In May 2012, President Barack Obama unveiled the nation’s first-ever National Travel and Tourism Strategy
(NTTS). Designed to increase travel to and within the United States, it set an ambitious goal: achieve 100 million annual visitors by 2021 -- up 61 percent from 62 million in 2011.
Two years later, the United States is on pace to not only meet its goal, but to exceed it, according to the U.S. Travel Association, which last week published an NTTS progress report showing that in the past two years the nation has achieved a 5.5 percent annual growth rate in international travel and tourism. To achieve the president’s goal, 4.8 percent annual growth is needed.”
“We knew President Obama’s goal for 2021 was ambitious. We also knew it was very achievable with the right strategy,” U.S. Travel Association President and CEO Roger Dow said in a statement. “Travel has recovered jobs at a 49 percent faster rate than the rest of the economy since the recession, and it was the second-fastest growing U.S. industry last year. Also, since inbound international travel counts as an export, travel is one of the strongest contributors to the U.S. trade balance -- it’s the third-largest overall export.”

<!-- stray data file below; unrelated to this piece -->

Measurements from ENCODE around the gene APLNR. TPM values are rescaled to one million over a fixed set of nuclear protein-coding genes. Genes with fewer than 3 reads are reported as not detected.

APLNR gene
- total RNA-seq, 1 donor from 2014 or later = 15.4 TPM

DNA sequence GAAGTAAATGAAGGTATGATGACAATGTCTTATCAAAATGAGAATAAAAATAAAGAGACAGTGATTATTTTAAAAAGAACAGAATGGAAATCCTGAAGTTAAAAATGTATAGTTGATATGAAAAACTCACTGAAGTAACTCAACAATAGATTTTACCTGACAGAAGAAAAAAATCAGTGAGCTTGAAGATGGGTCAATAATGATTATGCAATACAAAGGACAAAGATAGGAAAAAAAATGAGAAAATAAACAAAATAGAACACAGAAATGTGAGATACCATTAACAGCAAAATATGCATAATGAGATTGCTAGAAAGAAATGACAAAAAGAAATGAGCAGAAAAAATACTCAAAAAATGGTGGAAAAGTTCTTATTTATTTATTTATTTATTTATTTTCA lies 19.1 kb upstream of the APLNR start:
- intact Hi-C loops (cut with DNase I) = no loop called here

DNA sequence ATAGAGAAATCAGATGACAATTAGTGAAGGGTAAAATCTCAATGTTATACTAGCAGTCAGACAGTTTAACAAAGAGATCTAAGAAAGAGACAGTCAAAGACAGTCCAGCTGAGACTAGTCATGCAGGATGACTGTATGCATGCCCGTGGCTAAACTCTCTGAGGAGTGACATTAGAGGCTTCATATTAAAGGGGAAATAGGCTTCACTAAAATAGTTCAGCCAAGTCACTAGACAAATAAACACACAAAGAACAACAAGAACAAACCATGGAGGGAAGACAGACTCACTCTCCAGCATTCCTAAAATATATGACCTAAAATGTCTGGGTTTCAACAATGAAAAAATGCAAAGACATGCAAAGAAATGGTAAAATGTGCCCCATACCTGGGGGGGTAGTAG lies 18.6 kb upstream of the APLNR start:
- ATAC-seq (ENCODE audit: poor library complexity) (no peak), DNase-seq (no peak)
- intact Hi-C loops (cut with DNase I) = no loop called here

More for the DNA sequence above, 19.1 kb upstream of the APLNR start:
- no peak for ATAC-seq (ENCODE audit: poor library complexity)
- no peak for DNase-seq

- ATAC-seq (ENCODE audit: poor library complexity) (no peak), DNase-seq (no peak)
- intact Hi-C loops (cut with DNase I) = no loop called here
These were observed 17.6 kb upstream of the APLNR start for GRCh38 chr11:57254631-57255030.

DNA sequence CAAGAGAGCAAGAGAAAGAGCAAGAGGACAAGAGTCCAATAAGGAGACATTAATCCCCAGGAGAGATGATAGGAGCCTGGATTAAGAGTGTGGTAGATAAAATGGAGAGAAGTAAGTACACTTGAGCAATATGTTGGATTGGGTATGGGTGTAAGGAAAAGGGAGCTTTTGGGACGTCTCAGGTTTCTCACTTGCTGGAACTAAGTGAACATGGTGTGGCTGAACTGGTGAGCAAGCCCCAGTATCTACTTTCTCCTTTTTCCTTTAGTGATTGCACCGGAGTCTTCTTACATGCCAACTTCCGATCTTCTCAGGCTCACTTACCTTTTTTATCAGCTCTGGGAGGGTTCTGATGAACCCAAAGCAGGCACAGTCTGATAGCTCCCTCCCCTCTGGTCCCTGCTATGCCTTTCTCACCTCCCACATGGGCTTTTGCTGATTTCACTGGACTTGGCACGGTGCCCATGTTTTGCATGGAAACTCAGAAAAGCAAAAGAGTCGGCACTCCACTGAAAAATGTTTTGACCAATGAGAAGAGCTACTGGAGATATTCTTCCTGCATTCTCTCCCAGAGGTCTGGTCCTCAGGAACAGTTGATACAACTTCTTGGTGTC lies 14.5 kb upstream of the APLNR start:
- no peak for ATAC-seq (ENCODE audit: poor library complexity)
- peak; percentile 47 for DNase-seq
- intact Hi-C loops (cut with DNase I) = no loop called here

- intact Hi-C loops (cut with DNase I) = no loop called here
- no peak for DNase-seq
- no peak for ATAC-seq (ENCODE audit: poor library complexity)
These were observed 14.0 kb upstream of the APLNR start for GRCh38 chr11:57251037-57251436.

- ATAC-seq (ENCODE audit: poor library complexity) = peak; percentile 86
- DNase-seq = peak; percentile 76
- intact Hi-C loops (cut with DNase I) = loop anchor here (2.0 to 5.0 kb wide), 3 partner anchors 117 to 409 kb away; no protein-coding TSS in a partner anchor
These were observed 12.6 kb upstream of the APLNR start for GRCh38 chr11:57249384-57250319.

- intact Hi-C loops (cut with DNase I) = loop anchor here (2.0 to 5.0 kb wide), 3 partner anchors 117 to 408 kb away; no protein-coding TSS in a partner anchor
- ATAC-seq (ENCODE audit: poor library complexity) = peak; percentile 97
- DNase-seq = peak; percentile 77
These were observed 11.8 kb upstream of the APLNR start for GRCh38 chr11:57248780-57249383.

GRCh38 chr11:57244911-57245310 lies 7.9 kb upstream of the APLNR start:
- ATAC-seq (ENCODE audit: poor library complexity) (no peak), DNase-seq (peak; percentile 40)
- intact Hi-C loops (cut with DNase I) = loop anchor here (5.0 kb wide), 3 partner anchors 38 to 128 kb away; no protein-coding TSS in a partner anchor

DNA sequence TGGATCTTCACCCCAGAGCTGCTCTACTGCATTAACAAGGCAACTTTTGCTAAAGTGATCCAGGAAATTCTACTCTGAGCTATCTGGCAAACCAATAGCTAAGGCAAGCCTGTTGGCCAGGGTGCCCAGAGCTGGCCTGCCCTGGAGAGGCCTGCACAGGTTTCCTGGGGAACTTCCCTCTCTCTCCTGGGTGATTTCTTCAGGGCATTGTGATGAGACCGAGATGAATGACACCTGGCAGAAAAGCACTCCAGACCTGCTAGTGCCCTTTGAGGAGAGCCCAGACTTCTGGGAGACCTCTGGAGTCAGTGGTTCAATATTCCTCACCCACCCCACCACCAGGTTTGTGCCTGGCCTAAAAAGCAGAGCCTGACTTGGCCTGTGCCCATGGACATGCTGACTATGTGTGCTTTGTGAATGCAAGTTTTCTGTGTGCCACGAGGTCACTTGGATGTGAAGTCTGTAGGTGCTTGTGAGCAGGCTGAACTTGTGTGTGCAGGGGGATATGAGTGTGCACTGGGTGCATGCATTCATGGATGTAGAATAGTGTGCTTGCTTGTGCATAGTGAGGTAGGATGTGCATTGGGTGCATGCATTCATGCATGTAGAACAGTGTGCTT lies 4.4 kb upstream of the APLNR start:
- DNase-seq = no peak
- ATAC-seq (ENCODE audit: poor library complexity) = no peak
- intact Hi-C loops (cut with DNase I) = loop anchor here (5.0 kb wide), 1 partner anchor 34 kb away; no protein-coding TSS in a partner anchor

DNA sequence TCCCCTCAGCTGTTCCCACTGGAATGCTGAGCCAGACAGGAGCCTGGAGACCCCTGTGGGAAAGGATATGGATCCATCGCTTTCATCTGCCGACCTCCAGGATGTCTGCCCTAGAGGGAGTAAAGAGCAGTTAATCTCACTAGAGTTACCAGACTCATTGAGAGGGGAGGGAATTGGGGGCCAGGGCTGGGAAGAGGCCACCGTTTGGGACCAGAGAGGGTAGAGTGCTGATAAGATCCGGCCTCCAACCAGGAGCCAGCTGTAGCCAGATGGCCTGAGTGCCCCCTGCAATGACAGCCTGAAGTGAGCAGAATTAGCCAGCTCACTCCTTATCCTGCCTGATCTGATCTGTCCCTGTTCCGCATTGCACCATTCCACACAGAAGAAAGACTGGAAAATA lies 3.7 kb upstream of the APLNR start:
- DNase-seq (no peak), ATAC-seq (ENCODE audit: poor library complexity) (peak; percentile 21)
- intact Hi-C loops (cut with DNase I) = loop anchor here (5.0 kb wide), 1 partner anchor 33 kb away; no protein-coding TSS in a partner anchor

Given the president’s target, the United States should have added 6.2 million new international visitors in the last two years; instead, it’s added 7.1 million.
“The president understands that promoting policies that facilitate travel is one of the best investments you can make in jobs and prosperity from coast to coast,” Dow continued. “The economy is the happy beneficiary of his vision for travel and tourism.”